By New Times
By Connor Radnovich
By Robrt L. Pela and Amy Silverman
By Ray Stern
By Keegan Hamilton
By Matthew Hendley
By Monica Alonzo
By Monica Alonzo
Mill makeover: Thanks for a great article about the redevelopment gone haywire in downtown Tempe. As a longtime resident in Tempe (since 1968), I too decry what has been done to a once wonderful and vibrant environment. Contrary to what Harry Mitchell has stated, Mill Avenue was a thriving area when he and the rest of the "movers and shakers" decided to give Mill a makeover. Yes, there was a "hippie" culture there. In fact, it was the "hippies" who showed these same movers and shakers that downtown Tempe could be made into a viable business area.
In fact, these "hippie" entrepreneurs started the revitalization process by moving into an undesirable, run-down area because it was affordable. They helped clean up the area. They attracted new people to downtown to check out all of the artisans who had set up shop there. And they started the "MAMA Fair," which was taken over by the so-called "DTC" (Downtown Tempe Committee) that promptly took over and kicked MAMA out and mainstreamed everything. What started out as a great way for local artisans to display and sell their work has been replaced by (mostly) gypsies who travel from fair to fair.
Yes, there was a so-called "biker bar" there, but the bikers pretty much stayed to themselves. The students and locals had their own watering hole favorites. We had live local bands at the Casa Loma. We had a place to shop for hardware (Tempe Hardware) or lumber (O'Malleys). We had a supermarket. We had a bakery. We had fast food (Whataburger and Jack in the-Box). We had places for college students to congregate and mix with locals. In other words, it was a real downtown -- not this artificial environment we have in its place. I used to love going to Mill, but no more! Now I, and most of the locals I know, try to avoid going downtown, and the parking situation is not the only reason.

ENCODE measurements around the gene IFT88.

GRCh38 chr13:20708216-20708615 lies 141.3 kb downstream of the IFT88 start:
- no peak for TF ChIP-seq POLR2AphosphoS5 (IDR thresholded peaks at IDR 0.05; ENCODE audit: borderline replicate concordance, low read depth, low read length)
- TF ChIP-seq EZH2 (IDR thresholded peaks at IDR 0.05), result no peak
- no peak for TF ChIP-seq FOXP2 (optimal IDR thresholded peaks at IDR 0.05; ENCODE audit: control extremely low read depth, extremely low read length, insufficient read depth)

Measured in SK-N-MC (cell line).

What we see today is a homogenized, pasteurized version of a downtown. If you were to knock me out and then wake me up in downtown San Antonio or San Diego or any other redeveloped red-bricked downtown in the USA, I would be hard-pressed to tell you which town I was in. All the buildings and the names on the buildings are the same in all of these towns. So much for unique!
That's gotta hurt: Cool is indeed dead in downtown Tempe and has been for about 10 years now. The commercialization, indeed mallification, of Tempe is not unique: It has happened everywhere in the nation as brand-name positioning has become the national religion. It is interesting that while vociferously protesting Dennis Cahill as a tool of special interests, the good folks of Tempe were gullible enough to elect Hugh Hallman. This man is an attorney with enough money and backing to mount an extremely slick ad campaign in order to buy enough votes to win the mayoral job in Tempe. There is no way a guy whose image screams "Mr. Conservative Mainstream" is going to bring back the real heart of Tempe. If folks in the downtown area thought things were bad before, wait until Hallman gets finished reaming them. Guaranteed this dude won't use lube. Hell, he probably won't even bother to ask if it was good for us. At least Mayor Neil Giuliano would have been that polite. Oh well. Maybe in the next election, people will get active and really learn who is who and not just vote for the best sound bite.